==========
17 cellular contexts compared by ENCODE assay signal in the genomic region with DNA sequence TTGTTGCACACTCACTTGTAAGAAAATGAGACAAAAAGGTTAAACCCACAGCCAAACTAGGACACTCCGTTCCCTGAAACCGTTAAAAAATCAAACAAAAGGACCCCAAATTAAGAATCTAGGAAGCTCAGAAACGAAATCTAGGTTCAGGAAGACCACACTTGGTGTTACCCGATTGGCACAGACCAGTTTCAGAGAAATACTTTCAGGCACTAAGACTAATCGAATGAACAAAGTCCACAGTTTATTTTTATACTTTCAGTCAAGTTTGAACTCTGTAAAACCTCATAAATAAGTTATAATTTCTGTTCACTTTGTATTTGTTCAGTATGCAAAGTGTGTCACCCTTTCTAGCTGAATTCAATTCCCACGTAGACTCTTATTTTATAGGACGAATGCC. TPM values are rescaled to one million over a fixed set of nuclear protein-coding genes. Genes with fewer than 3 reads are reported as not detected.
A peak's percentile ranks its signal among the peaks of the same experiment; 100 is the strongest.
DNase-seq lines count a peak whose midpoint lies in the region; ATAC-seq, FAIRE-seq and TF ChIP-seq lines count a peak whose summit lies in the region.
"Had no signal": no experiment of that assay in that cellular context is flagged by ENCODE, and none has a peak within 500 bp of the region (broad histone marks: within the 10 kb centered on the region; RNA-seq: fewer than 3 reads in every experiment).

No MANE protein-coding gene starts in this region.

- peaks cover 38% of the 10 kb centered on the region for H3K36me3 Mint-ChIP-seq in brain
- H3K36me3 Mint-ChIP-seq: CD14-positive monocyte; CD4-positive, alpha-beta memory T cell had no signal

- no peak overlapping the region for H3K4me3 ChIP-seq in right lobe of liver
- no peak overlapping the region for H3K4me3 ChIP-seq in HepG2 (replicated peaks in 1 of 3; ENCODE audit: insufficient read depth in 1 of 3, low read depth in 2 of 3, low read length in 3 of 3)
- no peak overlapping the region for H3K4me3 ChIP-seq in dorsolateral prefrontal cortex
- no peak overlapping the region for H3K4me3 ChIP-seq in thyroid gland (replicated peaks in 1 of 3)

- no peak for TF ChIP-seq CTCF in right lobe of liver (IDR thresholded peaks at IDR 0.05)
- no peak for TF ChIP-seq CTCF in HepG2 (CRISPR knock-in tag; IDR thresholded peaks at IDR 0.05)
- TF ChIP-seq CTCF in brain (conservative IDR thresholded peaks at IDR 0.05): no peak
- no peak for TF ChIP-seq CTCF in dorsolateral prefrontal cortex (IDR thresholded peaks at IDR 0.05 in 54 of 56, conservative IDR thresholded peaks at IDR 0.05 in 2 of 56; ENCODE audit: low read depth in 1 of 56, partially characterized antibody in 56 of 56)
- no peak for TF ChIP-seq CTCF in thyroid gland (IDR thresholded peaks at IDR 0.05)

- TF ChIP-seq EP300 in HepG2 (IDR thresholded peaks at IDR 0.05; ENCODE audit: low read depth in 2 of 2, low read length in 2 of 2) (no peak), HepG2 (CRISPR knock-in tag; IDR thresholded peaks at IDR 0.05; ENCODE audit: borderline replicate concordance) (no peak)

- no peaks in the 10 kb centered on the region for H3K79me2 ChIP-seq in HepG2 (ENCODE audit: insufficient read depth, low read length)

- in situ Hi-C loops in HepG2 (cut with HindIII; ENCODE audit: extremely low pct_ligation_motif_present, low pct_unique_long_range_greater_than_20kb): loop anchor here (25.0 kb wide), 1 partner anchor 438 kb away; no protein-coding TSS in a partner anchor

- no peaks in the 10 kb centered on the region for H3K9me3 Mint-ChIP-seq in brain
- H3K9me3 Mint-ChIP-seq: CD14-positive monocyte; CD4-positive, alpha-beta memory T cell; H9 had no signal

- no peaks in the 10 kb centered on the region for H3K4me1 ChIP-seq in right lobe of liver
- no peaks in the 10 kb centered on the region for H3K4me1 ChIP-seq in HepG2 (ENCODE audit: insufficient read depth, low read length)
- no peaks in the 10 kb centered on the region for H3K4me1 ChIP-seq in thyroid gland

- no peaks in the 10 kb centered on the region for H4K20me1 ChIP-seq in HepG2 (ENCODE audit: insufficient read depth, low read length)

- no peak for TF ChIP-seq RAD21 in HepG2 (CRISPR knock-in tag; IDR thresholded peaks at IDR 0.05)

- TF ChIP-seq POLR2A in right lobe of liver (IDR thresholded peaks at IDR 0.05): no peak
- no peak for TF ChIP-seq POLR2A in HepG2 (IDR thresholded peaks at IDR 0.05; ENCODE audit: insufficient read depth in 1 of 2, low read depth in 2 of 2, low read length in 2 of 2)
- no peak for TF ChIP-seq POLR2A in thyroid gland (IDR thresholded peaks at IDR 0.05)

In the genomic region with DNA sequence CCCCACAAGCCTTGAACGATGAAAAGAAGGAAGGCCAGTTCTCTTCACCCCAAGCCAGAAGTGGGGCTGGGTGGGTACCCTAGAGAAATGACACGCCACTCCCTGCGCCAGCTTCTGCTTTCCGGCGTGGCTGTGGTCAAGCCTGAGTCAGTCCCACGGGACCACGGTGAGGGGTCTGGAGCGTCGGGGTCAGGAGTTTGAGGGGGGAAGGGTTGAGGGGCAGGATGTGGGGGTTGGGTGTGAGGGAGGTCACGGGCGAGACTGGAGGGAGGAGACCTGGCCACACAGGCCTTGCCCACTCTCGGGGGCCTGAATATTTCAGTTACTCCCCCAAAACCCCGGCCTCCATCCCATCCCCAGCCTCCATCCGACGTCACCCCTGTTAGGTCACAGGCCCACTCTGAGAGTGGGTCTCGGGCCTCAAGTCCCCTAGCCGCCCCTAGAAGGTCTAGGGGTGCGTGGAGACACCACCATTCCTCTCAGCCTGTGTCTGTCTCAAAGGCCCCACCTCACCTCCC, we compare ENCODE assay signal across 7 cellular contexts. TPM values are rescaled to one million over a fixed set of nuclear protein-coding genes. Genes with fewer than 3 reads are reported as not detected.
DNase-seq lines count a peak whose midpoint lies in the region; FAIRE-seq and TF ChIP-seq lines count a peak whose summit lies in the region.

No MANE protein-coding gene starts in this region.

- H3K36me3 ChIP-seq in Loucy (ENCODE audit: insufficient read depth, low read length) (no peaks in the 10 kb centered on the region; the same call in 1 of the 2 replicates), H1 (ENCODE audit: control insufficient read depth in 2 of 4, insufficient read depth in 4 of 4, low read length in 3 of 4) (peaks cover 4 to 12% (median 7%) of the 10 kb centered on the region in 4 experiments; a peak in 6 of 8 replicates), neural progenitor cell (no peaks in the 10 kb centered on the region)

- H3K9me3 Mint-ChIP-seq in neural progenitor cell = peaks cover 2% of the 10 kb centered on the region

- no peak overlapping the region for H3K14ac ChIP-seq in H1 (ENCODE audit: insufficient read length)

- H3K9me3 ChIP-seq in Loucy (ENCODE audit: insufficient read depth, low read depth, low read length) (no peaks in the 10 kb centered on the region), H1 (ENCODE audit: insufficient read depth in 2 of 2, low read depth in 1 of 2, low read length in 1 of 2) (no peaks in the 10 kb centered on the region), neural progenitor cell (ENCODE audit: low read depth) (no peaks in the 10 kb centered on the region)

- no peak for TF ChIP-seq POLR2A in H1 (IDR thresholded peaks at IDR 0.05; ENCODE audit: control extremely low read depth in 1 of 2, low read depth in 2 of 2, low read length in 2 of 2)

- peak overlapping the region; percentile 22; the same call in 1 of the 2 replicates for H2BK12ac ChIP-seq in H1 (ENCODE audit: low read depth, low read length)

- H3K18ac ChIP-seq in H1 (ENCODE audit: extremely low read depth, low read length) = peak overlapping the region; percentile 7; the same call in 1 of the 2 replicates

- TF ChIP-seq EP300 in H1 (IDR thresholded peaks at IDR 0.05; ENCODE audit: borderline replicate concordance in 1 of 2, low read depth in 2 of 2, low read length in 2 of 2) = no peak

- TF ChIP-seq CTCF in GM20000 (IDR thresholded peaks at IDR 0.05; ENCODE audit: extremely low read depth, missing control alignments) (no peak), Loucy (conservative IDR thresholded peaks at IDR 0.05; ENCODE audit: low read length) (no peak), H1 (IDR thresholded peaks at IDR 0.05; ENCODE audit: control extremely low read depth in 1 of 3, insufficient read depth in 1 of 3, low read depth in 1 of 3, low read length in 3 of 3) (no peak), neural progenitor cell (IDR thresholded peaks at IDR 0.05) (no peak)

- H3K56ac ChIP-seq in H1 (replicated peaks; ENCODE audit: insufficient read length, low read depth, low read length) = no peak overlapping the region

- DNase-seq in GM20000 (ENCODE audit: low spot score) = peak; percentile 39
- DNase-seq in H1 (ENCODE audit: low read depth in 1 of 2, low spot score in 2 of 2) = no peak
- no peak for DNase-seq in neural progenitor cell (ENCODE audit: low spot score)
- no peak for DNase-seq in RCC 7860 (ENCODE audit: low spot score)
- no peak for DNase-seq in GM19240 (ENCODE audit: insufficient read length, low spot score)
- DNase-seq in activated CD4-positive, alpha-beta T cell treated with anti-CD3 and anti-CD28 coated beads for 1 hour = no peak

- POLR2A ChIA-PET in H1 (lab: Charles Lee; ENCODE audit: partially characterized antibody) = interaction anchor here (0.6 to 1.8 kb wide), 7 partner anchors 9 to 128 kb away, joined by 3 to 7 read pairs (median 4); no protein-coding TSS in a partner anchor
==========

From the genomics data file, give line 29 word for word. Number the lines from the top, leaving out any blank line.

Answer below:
- no peak for TF ChIP-seq POLR2A in thyroid gland (IDR thresholded peaks at IDR 0.05)